A 'Kulhar' of Tea

Prachi Pratap
Prachi Pratap / Blog / 10 yrs ago /
  2


Last week I went to Lucknow, by train- Shatabdi to be precise. Getting up at 5 in the morning was compensated by the thought of having tea in ‘Kulhar’ (earthen glasses).

The memories of my childhood days in Lucknow, went flashing through my head. I would sometimes visit an Eating Joint (not a flamboyant joint- that’s why ‘sometimes’) called ‘Sharma Tea Stall’, which was famous in Lucknow for it’s bun-makkhan (bun with butter) & Kulhar mein Chai. That’s the first place where I was introduced to Kulhar mein Chai, as a kid. I absolutely loved it. Tea tasted different in Kulhar; not to forget the aroma of mud along with that of Tea. (No wonder the tea served in ‘kulhar’ was more expensive than that served in cup- they charge you for the ‘experience’- slice of life products). I also made it a point to have tea in kulhar at the roadside Dhabas, during journeys by road. Beside everything else (I believe) Kulhars were the most hygienic option. Let me fast forward to 28th August, 2004. I’m sitting in the train, looking out through the window at the green fields… Maybe not-so-green… We didn’t have good monsoons this year… 31 districts declared drought hit… poor farmers…(thoughts abridged) My thoughts were disturbed by the train attendant, for tea. He placed the tray and a glass. A Glass!!! “Hey! Excuse me.” My sister called out before I could recover from the shock of seeing a glass. My sister continued “Don’t you have Kulhars?” “Yes we have , Ma’am.” “ Then we’ll prefer Kulhars. Please get two of them” Turning to me, she asked, “You want Kulhar to, right?” I ‘nodded ‘ (a ‘yes’ of course). I was still contemplating why wasn’t the sever carrying Kulhars along with the glasses. The last time when I travelled in July, they had both Kulhars & glasses and would ask passengers what they’d prefer. Why did they withdraw the option? Is it because most of the passengers didn’t want it? If yes, then why? Are the Kulhars unfashionable or uncivilised or both? We used it in Ancient India, the why not now?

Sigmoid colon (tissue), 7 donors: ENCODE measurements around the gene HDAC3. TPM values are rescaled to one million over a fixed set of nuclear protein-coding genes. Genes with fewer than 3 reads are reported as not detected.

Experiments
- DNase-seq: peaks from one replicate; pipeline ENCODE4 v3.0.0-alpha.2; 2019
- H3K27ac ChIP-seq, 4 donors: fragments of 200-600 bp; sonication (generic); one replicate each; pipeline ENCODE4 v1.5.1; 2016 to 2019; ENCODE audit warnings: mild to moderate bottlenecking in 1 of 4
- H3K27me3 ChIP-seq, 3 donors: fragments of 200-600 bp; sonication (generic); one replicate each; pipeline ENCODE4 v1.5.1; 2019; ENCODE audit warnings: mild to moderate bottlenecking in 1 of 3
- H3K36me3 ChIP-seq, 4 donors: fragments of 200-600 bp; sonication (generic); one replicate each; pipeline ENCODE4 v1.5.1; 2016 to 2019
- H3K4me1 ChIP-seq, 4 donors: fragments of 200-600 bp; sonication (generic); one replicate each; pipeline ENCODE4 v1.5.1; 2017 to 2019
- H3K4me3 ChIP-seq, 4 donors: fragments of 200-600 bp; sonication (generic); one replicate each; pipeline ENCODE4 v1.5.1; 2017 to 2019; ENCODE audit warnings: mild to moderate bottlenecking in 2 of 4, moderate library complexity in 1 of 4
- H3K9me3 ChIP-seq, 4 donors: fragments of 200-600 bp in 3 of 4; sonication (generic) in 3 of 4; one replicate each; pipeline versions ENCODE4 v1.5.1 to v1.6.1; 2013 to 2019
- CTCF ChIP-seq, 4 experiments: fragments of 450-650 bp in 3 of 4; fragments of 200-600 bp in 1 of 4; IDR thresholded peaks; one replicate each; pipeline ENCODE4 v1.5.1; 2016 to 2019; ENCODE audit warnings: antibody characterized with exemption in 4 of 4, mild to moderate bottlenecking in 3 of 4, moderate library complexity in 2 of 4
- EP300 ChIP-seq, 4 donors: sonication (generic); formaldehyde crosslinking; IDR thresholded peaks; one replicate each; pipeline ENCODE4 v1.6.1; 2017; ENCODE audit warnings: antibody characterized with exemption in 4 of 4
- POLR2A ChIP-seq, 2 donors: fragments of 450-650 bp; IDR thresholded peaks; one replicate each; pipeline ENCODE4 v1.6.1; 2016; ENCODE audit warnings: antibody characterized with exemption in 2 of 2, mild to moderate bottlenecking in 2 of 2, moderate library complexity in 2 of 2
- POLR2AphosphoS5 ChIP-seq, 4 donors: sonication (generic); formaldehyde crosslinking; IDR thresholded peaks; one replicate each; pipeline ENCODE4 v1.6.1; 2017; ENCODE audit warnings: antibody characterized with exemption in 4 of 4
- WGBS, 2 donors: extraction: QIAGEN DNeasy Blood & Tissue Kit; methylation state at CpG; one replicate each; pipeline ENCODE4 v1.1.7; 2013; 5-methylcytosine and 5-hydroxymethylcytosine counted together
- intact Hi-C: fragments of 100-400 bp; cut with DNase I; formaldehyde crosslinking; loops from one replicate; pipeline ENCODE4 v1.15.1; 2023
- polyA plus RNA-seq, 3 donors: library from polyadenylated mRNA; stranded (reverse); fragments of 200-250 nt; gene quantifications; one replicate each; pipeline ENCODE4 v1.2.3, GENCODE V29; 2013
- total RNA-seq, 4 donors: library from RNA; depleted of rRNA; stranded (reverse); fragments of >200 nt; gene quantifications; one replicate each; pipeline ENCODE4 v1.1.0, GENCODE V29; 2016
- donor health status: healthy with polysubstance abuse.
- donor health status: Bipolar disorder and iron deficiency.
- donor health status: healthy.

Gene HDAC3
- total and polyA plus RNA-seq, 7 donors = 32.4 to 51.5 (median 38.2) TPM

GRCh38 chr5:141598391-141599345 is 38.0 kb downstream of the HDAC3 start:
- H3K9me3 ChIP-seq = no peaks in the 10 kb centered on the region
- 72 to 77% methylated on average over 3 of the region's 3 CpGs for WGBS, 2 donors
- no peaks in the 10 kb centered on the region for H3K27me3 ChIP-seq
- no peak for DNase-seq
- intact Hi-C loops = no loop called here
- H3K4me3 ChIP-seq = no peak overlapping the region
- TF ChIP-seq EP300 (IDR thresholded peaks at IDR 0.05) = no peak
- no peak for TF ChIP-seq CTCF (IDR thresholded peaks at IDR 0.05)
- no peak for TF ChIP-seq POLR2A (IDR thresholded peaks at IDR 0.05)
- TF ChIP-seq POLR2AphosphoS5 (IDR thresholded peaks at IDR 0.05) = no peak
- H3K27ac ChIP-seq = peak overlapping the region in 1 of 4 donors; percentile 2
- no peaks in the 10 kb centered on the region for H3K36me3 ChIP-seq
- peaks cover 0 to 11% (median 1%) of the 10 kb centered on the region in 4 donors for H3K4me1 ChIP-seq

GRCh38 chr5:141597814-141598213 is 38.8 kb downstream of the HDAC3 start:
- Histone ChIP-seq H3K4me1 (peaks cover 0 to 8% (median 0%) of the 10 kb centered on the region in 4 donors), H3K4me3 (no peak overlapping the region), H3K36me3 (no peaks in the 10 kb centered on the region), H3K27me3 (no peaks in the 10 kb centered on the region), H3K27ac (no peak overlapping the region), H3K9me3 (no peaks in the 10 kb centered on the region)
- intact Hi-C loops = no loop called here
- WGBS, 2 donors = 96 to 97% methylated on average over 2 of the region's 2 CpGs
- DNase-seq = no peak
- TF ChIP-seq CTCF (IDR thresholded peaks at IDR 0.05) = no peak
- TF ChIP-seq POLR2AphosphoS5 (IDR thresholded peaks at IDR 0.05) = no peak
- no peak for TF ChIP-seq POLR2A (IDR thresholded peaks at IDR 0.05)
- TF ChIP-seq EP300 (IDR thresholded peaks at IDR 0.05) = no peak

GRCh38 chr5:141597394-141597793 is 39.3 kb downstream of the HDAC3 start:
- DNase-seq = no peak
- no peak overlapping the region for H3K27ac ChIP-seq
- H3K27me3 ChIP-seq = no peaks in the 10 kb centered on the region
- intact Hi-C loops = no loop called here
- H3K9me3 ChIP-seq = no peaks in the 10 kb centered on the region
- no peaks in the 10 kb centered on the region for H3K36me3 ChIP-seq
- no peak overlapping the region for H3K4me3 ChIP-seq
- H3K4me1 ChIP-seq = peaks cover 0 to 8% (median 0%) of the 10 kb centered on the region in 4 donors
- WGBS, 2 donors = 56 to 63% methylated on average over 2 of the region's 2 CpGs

A simple question- “Just how many of my fellow Indians eat non-Indian food (whatever it’s nationality be) three times a day, seven days a week?” Wait, I’m coming to the point. If eating Indian food (cooked the same style through centuries) hasn’t become unfashionable and uncivilised then why Kulhars? Especially when it’s the best option of the two (2nd being glass-even if it’s not plastic), at least in public transports like train. I’m not going to give an encore on benefits of Kulhars, as it’s been heard many times in the past couple of months. I just want to ask everyone to go for Kulhars. One should feel proud of it. At least Indians can do it for a start and maybe, as always, the world will follow us.
Once, again the trail of my thoughts was disturbed by the train attendant- offering me a Kulhar this time. My sister and I were the only 2 passengers in the whole compartment sipping tea from Kulhar; 'proudly'.


Anu Goel / / 10 yrs ago
Anu Goel

this reminds me of the numerous cups (err.. kulhars) of tea which i drank on agra-mathura-delhi track... hmmm.. its tastes so good.. yummy


PseudoIntellectual / / 10 yrs ago
PseudoIntellectual

tea is those earthen glasses totally different altogether. when i was a student at jal i was not much of a tea drinker. but i used to make sure i drank tea in up, just for those earthen pots.

anything in them plain rocks.